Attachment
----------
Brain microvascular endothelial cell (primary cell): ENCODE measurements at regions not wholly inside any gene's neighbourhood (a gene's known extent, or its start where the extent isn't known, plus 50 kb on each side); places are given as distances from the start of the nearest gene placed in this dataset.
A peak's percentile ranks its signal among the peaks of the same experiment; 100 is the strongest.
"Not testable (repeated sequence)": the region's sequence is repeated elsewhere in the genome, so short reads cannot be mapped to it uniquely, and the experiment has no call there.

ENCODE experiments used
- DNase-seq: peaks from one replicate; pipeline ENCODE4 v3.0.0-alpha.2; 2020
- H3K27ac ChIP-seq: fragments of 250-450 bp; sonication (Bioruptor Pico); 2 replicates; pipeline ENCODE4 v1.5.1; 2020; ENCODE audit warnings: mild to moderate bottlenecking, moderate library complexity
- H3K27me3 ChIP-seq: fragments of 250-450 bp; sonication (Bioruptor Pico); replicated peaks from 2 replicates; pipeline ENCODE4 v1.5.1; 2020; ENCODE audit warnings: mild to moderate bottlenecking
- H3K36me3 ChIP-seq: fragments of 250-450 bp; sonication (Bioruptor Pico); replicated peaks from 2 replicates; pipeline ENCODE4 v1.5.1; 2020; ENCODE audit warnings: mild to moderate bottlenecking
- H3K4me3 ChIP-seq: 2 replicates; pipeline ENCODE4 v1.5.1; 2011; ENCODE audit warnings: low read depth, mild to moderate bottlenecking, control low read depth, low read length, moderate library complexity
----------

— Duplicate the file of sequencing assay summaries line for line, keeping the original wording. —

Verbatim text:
Brain microvascular endothelial cell (primary cell): ENCODE measurements at regions not wholly inside any gene's neighbourhood (a gene's known extent, or its start where the extent isn't known, plus 50 kb on each side); places are given as distances from the start of the nearest gene placed in this dataset.
A peak's percentile ranks its signal among the peaks of the same experiment; 100 is the strongest.
"Not testable (repeated sequence)": the region's sequence is repeated elsewhere in the genome, so short reads cannot be mapped to it uniquely, and the experiment has no call there.

ENCODE experiments used
- DNase-seq: peaks from one replicate; pipeline ENCODE4 v3.0.0-alpha.2; 2020
- H3K27ac ChIP-seq: fragments of 250-450 bp; sonication (Bioruptor Pico); 2 replicates; pipeline ENCODE4 v1.5.1; 2020; ENCODE audit warnings: mild to moderate bottlenecking, moderate library complexity
- H3K27me3 ChIP-seq: fragments of 250-450 bp; sonication (Bioruptor Pico); replicated peaks from 2 replicates; pipeline ENCODE4 v1.5.1; 2020; ENCODE audit warnings: mild to moderate bottlenecking
- H3K36me3 ChIP-seq: fragments of 250-450 bp; sonication (Bioruptor Pico); replicated peaks from 2 replicates; pipeline ENCODE4 v1.5.1; 2020; ENCODE audit warnings: mild to moderate bottlenecking
- H3K4me3 ChIP-seq: 2 replicates; pipeline ENCODE4 v1.5.1; 2011; ENCODE audit warnings: low read depth, mild to moderate bottlenecking, control low read depth, low read length, moderate library complexity